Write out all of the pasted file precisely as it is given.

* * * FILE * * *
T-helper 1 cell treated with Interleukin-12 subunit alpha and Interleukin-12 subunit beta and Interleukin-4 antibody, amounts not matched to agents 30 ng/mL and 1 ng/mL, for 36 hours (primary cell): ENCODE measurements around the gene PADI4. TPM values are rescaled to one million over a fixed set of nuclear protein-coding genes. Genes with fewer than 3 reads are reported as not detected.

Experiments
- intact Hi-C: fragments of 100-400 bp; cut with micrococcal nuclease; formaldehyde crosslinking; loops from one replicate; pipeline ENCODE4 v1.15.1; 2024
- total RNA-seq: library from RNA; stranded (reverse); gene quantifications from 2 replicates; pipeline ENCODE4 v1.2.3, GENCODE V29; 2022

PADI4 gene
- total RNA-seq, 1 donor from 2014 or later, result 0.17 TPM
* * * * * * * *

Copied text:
T-helper 1 cell treated with Interleukin-12 subunit alpha and Interleukin-12 subunit beta and Interleukin-4 antibody, amounts not matched to agents 30 ng/mL and 1 ng/mL, for 36 hours (primary cell): ENCODE measurements around the gene PADI4. TPM values are rescaled to one million over a fixed set of nuclear protein-coding genes. Genes with fewer than 3 reads are reported as not detected.

Experiments
- intact Hi-C: fragments of 100-400 bp; cut with micrococcal nuclease; formaldehyde crosslinking; loops from one replicate; pipeline ENCODE4 v1.15.1; 2024
- total RNA-seq: library from RNA; stranded (reverse); gene quantifications from 2 replicates; pipeline ENCODE4 v1.2.3, GENCODE V29; 2022

PADI4 gene
- total RNA-seq, 1 donor from 2014 or later, result 0.17 TPM